Press & Media
Flutes and Strings - Suites & Concerti February 2014A review by Mary Trewin.
TAUNTON SINFONIETTA presented their 'Flutes and Strings' concert in a variety of styles from the 17th to 21st centuries. Locatelli's Concerto Grosso displayed the 'concertino' quartet balanced against the 'ripieno' full orchestra. The brisk Allegro soon became warmly melodic in the Largo: subsequent sections were guided clearly by leader Mary Eade, supported by keyboard & cello continuo.
Soloists Judith Hall & Jonty Hedges joined the ensemble to give a delightful account of Vivaldi's double flute concerto, demonstrating the composer's innovative skill in orchestration as well as the soloists' ability to use the sympathetic acoustics of St James' Church. This was carried into Gluck's well-known Dance of the Blessed Spirits, played with charm.
West Country composer Clive Jenkins introduced his Sinfonietta for Strings, a welcome airing for this interesting modern work. The opening movement, with sweeping melodic lines, was shaped with great resonance, whilst the second was a gift to the cellists, perhaps encouraged by the late afternoon sunshine coming through St James' stained-glass windows. Rustic Dance was light-heartedly supported by bass pizzicato, which in turn eased into the 5/4 finale. The rich harmonies showed the ensemble in great form.
Denmark's most famous composer, Carl Nielsen, composed his Little Suite for Strings whilst a student. Scandinavian romanticism characterised the first movement, followed by an attractive waltz. The whole suite came to a grand climax, with subtle hints of earlier themes to give cohesion to the whole.
Bach's 4th Brandenburg concerto brought this balanced programme to an end. In true concerto grosso form the soloists (two flutes, one violin), contrasted with the orchestra. The contrapuntal style was alert, the sparkling finale drawing sustained applause from the appreciative audience.
"...Joy to performers and listeners alike"Taunton Sinfonietta February 13 - Concert review by Mary Trewin
Taunton Sinfonietta's February concert at Temple Methodist Church added delight to a wintry 2013, with a splendid account of two popular compositions, Schubert's Two-cello quintet in C and Mendelssohn's Octet in E flat, the whole sensitively directed by Mary Eade
In his short life Schubert excelled in almost every field of composition, his highly regarded chamber pieces reflecting his love of performing. The Quintet, written in 1828, a month before the composer's early death was a masterful construction, demonstrating melodic and harmonic inspiration, the imaginative scoring giving everyone a good share of the action. The Adagio portrayed an almost ethereal canvas, the expressive 'flautando' violin melody, answered by pizzicato cello notes was sheer joy, the slow melody wondrously drawn by the bows without losing impetus - a feat of technical mastery. The musical lid was raised in the Scherzo to reveal rich bubbling sounds and sharply contrasted textures in a wealth of harmonic colour.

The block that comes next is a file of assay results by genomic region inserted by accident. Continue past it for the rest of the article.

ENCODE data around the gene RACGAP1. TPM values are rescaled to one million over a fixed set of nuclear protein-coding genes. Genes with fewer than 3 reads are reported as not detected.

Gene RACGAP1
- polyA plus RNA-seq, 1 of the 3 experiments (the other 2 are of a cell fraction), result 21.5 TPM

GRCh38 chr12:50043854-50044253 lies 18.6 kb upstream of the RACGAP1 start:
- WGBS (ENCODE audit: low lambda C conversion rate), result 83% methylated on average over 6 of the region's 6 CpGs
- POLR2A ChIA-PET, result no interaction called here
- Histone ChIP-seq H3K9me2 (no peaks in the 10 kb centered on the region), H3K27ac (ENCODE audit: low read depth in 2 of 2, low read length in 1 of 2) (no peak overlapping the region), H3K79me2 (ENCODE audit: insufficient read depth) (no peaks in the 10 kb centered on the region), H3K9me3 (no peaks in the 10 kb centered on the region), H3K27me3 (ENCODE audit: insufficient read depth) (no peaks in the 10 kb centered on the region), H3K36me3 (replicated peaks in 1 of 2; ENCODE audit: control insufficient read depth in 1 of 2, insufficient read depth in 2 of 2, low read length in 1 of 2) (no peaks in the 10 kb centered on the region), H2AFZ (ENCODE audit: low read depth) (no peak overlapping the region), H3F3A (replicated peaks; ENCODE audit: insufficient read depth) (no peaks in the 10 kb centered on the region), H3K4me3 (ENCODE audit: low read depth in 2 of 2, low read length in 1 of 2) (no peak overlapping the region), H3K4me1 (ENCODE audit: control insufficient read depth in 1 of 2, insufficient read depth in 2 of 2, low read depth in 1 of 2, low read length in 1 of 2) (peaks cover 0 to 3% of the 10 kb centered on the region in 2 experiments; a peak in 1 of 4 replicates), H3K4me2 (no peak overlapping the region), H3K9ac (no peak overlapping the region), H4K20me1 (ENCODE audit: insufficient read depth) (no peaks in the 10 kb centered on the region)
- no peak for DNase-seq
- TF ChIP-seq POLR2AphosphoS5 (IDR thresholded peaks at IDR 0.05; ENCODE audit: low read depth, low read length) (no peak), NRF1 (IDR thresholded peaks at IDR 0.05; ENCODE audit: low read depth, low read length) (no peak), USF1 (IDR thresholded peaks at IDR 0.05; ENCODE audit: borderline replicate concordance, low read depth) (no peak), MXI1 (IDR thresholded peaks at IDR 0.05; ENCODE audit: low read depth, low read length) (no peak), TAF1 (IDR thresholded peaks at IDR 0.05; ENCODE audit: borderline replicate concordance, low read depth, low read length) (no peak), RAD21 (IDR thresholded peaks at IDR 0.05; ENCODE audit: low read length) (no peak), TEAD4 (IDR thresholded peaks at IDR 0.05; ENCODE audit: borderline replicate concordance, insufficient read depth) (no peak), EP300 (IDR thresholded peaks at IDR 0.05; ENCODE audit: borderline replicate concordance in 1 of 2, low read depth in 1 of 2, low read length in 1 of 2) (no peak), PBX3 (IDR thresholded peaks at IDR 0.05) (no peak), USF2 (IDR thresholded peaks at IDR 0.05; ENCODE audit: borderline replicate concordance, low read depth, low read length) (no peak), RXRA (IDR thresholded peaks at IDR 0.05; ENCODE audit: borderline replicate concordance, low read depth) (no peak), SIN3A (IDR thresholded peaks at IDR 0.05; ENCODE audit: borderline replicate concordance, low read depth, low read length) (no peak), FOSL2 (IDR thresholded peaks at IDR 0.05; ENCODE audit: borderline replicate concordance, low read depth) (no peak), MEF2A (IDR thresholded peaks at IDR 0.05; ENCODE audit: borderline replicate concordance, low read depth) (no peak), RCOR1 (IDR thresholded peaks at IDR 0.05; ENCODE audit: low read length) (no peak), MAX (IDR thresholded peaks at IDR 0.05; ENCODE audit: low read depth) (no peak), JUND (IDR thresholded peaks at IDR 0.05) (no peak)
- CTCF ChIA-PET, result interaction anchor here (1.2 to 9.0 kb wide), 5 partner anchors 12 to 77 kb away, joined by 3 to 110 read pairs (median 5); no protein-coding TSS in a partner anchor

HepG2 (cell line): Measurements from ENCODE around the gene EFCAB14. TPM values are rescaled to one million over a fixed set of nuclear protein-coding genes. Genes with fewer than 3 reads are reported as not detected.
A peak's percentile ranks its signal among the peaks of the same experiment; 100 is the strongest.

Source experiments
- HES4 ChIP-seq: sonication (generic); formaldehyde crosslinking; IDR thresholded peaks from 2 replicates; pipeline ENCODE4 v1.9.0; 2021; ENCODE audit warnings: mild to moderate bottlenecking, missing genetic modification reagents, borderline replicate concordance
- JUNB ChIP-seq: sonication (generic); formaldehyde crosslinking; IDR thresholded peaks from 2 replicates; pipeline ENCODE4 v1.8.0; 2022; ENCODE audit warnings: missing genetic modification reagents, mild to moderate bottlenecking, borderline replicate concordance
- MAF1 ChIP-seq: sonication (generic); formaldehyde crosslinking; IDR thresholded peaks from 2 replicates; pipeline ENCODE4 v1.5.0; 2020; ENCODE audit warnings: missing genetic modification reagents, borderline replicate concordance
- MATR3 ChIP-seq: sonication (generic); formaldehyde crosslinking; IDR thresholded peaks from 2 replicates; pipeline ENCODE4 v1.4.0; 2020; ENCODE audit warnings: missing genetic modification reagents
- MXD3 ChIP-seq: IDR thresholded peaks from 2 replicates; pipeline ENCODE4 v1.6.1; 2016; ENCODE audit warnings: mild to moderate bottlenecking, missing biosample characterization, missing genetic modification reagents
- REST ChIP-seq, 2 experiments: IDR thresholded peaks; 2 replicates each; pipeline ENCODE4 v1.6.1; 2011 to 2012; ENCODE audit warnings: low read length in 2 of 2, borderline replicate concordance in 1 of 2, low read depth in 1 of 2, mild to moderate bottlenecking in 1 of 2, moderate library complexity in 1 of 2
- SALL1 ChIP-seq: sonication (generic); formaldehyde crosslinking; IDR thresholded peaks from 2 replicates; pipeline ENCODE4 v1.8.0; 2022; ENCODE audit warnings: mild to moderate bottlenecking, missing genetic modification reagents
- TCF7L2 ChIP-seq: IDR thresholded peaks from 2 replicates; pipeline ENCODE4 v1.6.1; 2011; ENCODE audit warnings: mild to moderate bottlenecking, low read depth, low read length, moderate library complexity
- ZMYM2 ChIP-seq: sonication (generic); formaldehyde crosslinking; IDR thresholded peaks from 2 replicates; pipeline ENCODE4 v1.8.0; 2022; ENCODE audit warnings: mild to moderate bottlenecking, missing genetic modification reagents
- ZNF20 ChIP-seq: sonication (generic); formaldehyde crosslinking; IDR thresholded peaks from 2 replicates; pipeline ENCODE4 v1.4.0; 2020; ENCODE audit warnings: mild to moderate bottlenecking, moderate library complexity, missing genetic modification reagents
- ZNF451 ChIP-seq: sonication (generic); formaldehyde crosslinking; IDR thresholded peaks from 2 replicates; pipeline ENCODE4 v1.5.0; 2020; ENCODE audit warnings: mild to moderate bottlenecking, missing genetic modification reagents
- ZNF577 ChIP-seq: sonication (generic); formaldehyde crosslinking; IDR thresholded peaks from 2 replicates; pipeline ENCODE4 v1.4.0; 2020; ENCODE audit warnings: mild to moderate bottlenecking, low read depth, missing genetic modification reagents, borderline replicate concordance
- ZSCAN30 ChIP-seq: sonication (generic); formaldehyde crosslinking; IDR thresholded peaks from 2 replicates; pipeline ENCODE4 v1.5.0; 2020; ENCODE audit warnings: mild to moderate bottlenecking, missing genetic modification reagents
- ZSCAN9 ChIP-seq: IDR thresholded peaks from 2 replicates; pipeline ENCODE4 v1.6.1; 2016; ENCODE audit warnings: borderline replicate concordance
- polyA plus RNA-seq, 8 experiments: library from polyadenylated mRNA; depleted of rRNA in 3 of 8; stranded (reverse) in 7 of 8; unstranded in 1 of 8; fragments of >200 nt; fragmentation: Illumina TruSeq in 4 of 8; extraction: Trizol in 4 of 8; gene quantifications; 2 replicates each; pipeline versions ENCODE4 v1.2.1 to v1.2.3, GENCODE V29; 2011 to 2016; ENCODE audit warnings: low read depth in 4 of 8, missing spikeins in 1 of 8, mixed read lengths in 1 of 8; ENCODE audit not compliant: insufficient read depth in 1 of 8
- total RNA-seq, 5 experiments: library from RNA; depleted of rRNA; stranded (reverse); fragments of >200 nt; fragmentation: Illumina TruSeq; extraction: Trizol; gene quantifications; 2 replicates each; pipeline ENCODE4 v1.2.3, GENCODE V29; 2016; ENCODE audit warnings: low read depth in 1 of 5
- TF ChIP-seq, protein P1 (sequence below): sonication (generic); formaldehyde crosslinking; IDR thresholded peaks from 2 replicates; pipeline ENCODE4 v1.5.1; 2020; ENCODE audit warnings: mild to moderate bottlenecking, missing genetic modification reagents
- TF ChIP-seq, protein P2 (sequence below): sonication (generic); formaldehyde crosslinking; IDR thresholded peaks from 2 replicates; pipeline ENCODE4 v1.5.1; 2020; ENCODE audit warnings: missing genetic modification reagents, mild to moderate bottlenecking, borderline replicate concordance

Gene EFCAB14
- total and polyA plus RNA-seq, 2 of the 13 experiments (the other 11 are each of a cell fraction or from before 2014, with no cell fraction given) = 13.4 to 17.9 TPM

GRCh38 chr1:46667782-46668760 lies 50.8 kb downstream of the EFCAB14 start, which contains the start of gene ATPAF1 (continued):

The Octet, written by 16-year old Mendelssohn, was a delight to hear, like a colourful piece of fair-isle knitted in eight contrasted strands combined into a fabric of incredible complexity and contrasting texture. Using the wide range of musical possibilities in the combined forces of four violins, two violas and two cellos, the composer produced one of his most popular works.
The opening movement, of symphonic proportions, demonstrated craftsmanship in the development of a simple arpeggio. The Andante, a Siciliano, was supremely expressive, supported by the sensitive acoustics of Temple Methodist Church, giving joy to performers and listeners alike. The well-known Scherzo - "pianissimo and staccato throughout" was Mendelssohn's specific instruction - delivered with elfin-like delicacy, drifted away in a whisper into the Temple rafters. A lively fugal finale completed this fine performance, with strands of earlier movements shining through, leading to a triumphant conclusion.
30th Anniversary Concert ~ Contrasting Musical Styles and ColourConcert Review by Mary Trewin ~ November 2012
Taunton Sinfonietta's Baroque concert displayed widely contrasting musical styles and colour. Frederick the Great provided the opening salvo with his Sinfonia for keyboard and strings .The spacious melody of the second movement received particularly sympathetic treatment by the finely balanced string parts and the keyboard playing of Jonathan Watts.
Careful attention to details of bowing styles & the restrained warmth of tone in John Stanley's Concerto No.5, arranged for Harpsichord showed superb mastery. Jonathan Watts provided insight into the contemporary practice of composers 'borrowing' tunes from each other, before performing Bach's version of a Vivaldi violin concerto for harpsichord & strings. The three movements concluded with busy tumbling triplets at great speed. Exciting stuff indeed!
In Bach's popular E major violin concerto, soloist Mary Eade immediately established the bright character of the music with clear articulation and shapely melodic playing from the orchestra. The discreet coninuo playing of the bass line and harpsichord provided contrast while the brisk episodic dance of the Finale lead to an exuberant close. William Boyce's first symphony gave the orchestral performers a chance to expand their role, displaying sensitivity to varied shapes and harmonic colour.